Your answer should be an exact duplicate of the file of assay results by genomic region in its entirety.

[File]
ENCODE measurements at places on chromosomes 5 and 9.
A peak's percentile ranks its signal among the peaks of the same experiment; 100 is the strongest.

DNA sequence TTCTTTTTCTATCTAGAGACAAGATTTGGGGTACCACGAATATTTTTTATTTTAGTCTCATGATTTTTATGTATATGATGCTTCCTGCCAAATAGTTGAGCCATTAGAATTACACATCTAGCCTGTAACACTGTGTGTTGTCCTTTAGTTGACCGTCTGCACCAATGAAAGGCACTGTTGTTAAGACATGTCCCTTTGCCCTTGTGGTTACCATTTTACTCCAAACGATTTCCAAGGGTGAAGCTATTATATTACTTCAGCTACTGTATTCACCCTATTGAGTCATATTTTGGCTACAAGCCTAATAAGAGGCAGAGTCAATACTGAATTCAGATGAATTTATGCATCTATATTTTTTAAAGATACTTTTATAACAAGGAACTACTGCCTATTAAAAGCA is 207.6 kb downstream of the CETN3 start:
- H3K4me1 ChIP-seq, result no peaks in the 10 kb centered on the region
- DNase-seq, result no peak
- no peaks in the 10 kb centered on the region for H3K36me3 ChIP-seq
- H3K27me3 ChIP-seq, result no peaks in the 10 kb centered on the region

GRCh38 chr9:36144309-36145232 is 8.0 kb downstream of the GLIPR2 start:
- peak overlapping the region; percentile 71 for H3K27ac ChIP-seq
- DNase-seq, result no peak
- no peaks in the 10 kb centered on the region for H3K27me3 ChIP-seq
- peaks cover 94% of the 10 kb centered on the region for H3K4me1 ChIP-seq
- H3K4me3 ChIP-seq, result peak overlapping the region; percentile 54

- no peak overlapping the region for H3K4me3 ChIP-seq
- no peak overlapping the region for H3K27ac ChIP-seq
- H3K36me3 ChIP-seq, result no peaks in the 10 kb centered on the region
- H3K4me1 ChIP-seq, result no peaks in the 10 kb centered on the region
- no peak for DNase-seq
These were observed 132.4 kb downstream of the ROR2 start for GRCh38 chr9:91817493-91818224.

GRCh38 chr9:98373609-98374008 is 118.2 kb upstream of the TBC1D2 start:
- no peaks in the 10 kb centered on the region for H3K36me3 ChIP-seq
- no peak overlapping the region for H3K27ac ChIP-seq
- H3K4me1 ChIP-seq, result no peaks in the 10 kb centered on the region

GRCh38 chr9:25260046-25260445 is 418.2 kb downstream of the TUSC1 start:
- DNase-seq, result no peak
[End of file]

ENCODE measurements at places on chromosomes 5 and 9.
A peak's percentile ranks its signal among the peaks of the same experiment; 100 is the strongest.

DNA sequence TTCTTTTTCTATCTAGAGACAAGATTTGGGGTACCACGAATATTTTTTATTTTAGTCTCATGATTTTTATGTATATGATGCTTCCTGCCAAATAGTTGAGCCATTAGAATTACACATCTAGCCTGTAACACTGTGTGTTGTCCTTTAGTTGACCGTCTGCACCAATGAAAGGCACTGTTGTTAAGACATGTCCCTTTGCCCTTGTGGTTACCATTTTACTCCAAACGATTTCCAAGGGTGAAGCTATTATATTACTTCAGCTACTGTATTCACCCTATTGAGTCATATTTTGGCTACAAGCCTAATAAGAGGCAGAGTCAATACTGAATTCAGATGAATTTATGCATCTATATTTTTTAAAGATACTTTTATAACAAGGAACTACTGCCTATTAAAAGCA is 207.6 kb downstream of the CETN3 start:
- H3K4me1 ChIP-seq, result no peaks in the 10 kb centered on the region
- DNase-seq, result no peak
- no peaks in the 10 kb centered on the region for H3K36me3 ChIP-seq
- H3K27me3 ChIP-seq, result no peaks in the 10 kb centered on the region

GRCh38 chr9:36144309-36145232 is 8.0 kb downstream of the GLIPR2 start:
- peak overlapping the region; percentile 71 for H3K27ac ChIP-seq
- DNase-seq, result no peak
- no peaks in the 10 kb centered on the region for H3K27me3 ChIP-seq
- peaks cover 94% of the 10 kb centered on the region for H3K4me1 ChIP-seq
- H3K4me3 ChIP-seq, result peak overlapping the region; percentile 54

- no peak overlapping the region for H3K4me3 ChIP-seq
- no peak overlapping the region for H3K27ac ChIP-seq
- H3K36me3 ChIP-seq, result no peaks in the 10 kb centered on the region
- H3K4me1 ChIP-seq, result no peaks in the 10 kb centered on the region
- no peak for DNase-seq
These were observed 132.4 kb downstream of the ROR2 start for GRCh38 chr9:91817493-91818224.

GRCh38 chr9:98373609-98374008 is 118.2 kb upstream of the TBC1D2 start:
- no peaks in the 10 kb centered on the region for H3K36me3 ChIP-seq
- no peak overlapping the region for H3K27ac ChIP-seq
- H3K4me1 ChIP-seq, result no peaks in the 10 kb centered on the region

GRCh38 chr9:25260046-25260445 is 418.2 kb downstream of the TUSC1 start:
- DNase-seq, result no peak